Education Minister Gideon Saar on Tuesday said The Hebrew scriptures form "the broad base of our national culture.
Saar's remarks were made ahead of Israel's adult Tanakh Quiz on Tuesday evening at the International Convention Center in Jerusalem.
In an exclusive Arutz Sheva interview Saar said the content represents a national desire to return to the values of Judaism.
"We want to return to Jewish values and encourage public's interest in our Tanakh, which is is the broad base of our national culture," Saar said. "We have received very broad public support for this program. It is indicative of a very profound desire that exists in Israel's public."
"The commercial culture based on television and consumerism isn't cutting it. There is a deep yearning across the public spectrum for something based on our roots, which has an intellectual dimension and context. This translates into a contest that is all about dealing with expertise in basic texts."
Saar also spoke about the Tanakh curriculum in Israel's schools and his efforts to incorporate hands on learning into the program.
"These days we are in a process of learning the Tanakh with our legs – by walking the Tanakh and visiting biblical sites – which better connects students to the Tanakh and the love of our country" Saar explained.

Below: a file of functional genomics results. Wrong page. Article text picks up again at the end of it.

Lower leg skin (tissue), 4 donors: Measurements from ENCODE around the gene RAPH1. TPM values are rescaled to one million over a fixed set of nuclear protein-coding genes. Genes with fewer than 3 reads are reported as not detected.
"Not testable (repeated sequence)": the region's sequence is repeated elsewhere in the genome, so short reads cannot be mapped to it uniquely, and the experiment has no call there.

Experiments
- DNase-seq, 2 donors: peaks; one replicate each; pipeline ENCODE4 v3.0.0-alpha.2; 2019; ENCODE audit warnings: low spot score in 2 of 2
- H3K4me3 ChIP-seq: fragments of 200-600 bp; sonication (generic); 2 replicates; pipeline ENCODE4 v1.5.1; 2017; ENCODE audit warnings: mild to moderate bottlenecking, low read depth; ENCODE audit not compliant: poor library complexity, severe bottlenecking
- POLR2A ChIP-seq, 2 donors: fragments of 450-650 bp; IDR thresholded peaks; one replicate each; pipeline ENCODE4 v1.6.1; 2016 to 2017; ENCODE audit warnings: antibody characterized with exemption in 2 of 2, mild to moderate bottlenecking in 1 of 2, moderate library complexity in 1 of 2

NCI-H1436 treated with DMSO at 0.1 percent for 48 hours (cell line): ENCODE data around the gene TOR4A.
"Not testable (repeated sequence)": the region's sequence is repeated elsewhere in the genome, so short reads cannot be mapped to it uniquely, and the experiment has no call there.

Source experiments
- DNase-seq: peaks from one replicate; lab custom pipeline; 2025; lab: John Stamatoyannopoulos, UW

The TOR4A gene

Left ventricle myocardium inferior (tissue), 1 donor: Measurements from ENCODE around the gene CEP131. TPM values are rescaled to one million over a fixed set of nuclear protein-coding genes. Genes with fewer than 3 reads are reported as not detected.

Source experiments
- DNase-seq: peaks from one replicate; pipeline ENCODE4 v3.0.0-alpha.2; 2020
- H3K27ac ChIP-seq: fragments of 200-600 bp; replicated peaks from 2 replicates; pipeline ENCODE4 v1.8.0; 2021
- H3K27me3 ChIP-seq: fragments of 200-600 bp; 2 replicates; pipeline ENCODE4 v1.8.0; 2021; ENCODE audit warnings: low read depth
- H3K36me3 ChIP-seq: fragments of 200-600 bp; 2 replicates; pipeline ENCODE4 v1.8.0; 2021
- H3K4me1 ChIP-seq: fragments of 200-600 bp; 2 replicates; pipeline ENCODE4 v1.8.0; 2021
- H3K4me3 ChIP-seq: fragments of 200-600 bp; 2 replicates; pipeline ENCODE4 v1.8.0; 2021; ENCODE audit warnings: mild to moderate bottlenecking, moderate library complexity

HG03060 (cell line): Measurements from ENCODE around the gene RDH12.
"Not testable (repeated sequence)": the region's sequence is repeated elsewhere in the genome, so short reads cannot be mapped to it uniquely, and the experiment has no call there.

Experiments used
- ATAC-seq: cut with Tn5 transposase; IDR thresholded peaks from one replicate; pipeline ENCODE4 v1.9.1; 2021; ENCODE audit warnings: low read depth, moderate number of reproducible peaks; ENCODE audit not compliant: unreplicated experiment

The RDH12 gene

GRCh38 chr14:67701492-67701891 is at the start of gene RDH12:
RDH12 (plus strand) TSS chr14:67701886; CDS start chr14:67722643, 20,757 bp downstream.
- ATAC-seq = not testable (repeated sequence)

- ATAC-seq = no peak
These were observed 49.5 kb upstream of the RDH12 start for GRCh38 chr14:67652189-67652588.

Saar expressed dissatisfaction with the status of Tanakh studies at present. "I hope the attitude towards Tanakh studies that we see now will change. It’s not just knowledge of the Tanakh that must be transmitted, but the love of our Tanakh that must be taught...The way we teach needs to change."
However, Saar expressed confidence that Israel's technological acumen could be brought into play in Tanakh studies.
"Technology is not against tradition. Quite the contrary! You can find a Tanakh in one moment the iPhone. Teaching the Tanakh will come only by adjusting the correct ways of learning,” Saar said.
Saar added he felt the State Religious School System could serve as an engine for driving Biblical awareness in Israel's public using the new State Religious School System school in Jaffa as an example.
"The schools in Jaffa are enormously important and could potentially grow very large, due to the Torah Core community growing there. National religious schools should be made attractive to the general public – to the traditional public, representing religious diversity in our public.”
“This requires a degree of flexibility and local modeling – as exists in the State Religious School System,” Saar added.